Friday, October 31, 2014

Halloween - On Kids and Dogs

Abby the Rescue Dog works hard to get the treat.

I am so thankful to have grown up in an era where the government did tell the schools or our parents what we had to have for lunch or snacks. Growing up in the 60's our Mom made sure there was lots of healthy food on the table, rarely anything "prepackaged", even the bread made from scratch (though how we whined to get some Wonder Bread, because you could roll a little piece of it into a ball and bounce it). But dessert was common, and there was always a sweet snack after school.

As children, we were given a small allowance, in exchange for doing a pre-set list of chores. No chores, no allowance, the whole "something for nothing" unheard of in our household.  We were allowed to spend it as we wished. Mom and Dad did help us set up a little savings account at the Credit Union where we were encouraged to save what we earned from strawberry picking, babysitting, and paper routes. The allowance though, that had one purpose and one purpose alone.

CANDY!
So, what was your favorite childhood candy, and do you still enjoy it?

I keep a glass jar on my desk full of Tootsie Pops. I hunt around to find some unusual flavors to add to the standards, and currently have lemon-lime, raspberry, blue raspberry and watermelon in there with the regular flavors. I was surprised as to who would stop by my office, usually in the form of a large wall of muscle, asking me a question that didn't need to be asked, while eyes darted to the dish. Finally I said "would you like a Tootsie Pop" and I'd see a Marine's eyes light up like a six year old.

Around certain memories of childhood a lot of us never truly grew up.
I had some favorites--Charms, Marathon, SweetTarts, BlowPop, Big Hunk, Chunky, Milk Duds, Jolly Rancher Stick (the huge bar that if you bit into it too eagerly, would weld your entire jar together for quite a long time),Hershey Bars. Chicken Bones, Dots, Junior Mints, Slo Poke, Sky Bars, Astro Pops. And of course, there was always an Idaho Spud candy bar around. 

I guess I got to thinking about it today, as kids started knocking on the door about 4 o'clock.
I remember the last Halloween here, with both Barkley and Big Bro were still with me. That night, the stars lay scattered about Sirius's lair, tossed playfully upon the sky only to lie forgotten. Children cut through the trees across a vacant lot, the burn of branch, a tickle of cobweb, one eye weeps where an eye patch binds. It's soon discarded with a snuffling of nose and the raise of a toy pirate sword. Crying is for wimps.

The houses stand, some decorated with orange and black, others with only the discard of leaves. This home was built right after the first Great War, when men left and women waited, everything they knew dissolved in fire and smoke as soldiers carried the pride and hope of peace in the form of a flag and women wept at home, tears hitting the ground like ice, to be swept away like broken glass. I have a sense of them in this house even now, for those that came back and those that did not, not for pride or peace, but simply to regain that love and that faith they left behind. It's here in this house, it's here outside, in the echo of children who were never born.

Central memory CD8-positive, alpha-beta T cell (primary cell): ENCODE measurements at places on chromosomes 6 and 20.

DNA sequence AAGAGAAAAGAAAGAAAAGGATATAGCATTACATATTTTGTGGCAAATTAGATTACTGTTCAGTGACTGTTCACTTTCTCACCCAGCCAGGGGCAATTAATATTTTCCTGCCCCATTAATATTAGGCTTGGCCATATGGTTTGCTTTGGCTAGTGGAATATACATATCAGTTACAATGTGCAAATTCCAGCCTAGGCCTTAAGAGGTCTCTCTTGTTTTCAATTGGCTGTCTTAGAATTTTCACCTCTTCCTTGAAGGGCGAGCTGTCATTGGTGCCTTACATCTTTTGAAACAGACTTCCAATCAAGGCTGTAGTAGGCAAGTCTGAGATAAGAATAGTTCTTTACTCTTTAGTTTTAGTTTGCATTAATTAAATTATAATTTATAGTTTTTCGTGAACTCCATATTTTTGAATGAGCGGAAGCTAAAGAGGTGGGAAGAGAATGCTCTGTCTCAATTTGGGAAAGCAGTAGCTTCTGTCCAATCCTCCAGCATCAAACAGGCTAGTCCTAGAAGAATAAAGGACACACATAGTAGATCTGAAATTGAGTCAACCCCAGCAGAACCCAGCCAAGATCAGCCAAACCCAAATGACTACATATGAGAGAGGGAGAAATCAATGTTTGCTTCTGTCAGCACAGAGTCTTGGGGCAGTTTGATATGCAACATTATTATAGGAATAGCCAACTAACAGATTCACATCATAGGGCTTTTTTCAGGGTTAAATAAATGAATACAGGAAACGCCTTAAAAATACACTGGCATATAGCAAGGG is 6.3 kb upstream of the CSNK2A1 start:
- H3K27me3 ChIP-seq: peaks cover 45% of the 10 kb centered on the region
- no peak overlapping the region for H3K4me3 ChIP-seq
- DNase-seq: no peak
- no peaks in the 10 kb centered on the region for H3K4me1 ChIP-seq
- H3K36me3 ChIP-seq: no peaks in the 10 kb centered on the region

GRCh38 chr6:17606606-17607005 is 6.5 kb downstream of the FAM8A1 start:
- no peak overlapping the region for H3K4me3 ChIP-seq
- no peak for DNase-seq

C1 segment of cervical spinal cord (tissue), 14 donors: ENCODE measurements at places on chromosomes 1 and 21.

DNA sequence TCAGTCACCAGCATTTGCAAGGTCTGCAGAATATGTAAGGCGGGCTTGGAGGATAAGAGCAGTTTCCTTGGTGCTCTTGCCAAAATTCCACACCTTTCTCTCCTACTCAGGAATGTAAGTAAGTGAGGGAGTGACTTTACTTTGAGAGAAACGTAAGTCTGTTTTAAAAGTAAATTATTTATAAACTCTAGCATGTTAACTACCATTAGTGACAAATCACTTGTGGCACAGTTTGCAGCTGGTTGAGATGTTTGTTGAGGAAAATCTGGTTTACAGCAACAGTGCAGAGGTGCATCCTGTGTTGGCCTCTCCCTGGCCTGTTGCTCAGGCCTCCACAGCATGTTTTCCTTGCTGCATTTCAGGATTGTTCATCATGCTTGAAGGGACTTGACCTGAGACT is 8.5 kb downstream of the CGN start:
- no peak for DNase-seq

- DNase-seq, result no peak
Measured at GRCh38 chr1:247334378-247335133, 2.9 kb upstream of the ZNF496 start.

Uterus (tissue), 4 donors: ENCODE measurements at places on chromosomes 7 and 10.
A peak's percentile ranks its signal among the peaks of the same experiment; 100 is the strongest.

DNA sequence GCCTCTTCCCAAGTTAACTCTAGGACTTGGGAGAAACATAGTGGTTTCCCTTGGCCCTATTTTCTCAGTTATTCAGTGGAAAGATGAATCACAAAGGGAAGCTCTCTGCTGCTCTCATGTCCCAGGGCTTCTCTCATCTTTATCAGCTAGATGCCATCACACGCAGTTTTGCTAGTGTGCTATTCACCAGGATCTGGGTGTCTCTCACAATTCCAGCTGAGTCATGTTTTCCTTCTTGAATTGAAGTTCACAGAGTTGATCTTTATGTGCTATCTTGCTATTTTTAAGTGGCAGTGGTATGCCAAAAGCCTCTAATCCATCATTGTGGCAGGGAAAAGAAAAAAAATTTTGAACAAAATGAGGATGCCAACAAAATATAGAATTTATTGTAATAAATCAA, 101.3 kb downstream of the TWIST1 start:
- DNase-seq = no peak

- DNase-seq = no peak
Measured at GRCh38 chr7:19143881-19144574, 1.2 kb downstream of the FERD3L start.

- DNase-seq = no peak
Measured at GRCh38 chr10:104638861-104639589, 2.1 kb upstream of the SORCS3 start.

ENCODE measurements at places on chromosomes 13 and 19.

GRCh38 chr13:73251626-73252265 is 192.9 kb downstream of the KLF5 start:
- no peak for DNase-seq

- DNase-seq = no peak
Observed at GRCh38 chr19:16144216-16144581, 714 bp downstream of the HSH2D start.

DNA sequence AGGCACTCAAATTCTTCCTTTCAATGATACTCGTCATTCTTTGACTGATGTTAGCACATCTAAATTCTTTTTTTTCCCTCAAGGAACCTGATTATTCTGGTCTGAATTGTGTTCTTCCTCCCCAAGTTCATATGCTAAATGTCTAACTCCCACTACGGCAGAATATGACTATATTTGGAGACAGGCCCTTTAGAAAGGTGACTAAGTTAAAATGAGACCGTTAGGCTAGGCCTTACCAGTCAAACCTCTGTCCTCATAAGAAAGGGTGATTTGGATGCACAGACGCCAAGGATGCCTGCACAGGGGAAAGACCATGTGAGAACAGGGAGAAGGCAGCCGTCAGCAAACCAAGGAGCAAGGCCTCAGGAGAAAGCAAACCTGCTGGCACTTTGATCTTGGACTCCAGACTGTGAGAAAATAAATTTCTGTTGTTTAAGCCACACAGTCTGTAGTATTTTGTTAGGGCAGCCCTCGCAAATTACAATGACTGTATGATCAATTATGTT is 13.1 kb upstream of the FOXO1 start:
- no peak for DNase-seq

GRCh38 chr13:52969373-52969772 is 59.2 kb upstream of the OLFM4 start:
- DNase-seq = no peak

Halloween in my day was sugar fueled invitation. I remember Big Bro and I suiting up as quickly as firemen after hot dogs and orange jello, eager to be out the door, out into the night where the cool Fall breeze shivered and stirred the grass where the leaves had long since fallen.

I always paired off with Big Bro. In a very small town, and a neighborhood where any stranger would stand out, we weren't too much at risk but having an older brother watching made Mom feel better. We were given strict instructions though, as how much of the neighborhood we could cover, and how long we could be out. We didn't carry a store bought plastic pumpkin to hold our candy but rather, a thick pillow case.  Do you have any idea how much candy you can get in a pillow case? The limitation therein only our parents rules and Newton's Second Law.

But the trick or treating wasn't just about the candy. It was being out, after dark, by ourselves, just kids, with scores of other kids, flashlights in hand. Out in front of us, two whole blocks, dozens of houses, the darkness slung low with lights, the night blowing cool and full of promise.
One year I was a ghost. That year a lot of kids were ghosts, the lumber mill having laid off a bunch of men, and money for costumes was sorely lacking. An old sheet, a couple of holes cut for eyes and you were a ghost. Pity the poor kid who was the pink ghost, he was going to get flattened like a pancake next time the boys played dodge ball. Other years, the costumes were as wide as our imagination and bigger than all our fears.

In our garb, we hovered over places of play, breathing sugar fueled dreams like air, ashen figures gliding through the night on silent feet. To each porch that had a light on we'd go, candy bag in hand.  The houses weren't decorated up the way they are now, but on the porch would often be a lone jack o lantern, eyes shining from a candle or some fake cobwebs along the porch (those aren't fake! ack ack ack, get it out of my hair!) We'd pass each other wondering just who was that superhero, who was that under the Casper mask? We scurried along, hands waving, quick steps in time to the chatter of chilled breath, the blocks of a post war suburb stretching out, the dim lights of small town America.

As ghosts, cowboys, baseball players and Superman, we covered ground, drawing in deep breaths of it all, unutterably aware of how brief this night would be. I think even as kids we know that too soon we'd have to put this other life, this other identify away, as we melted anonymously back into our regular life, with wistful longing and the taste of sweetness on our lips.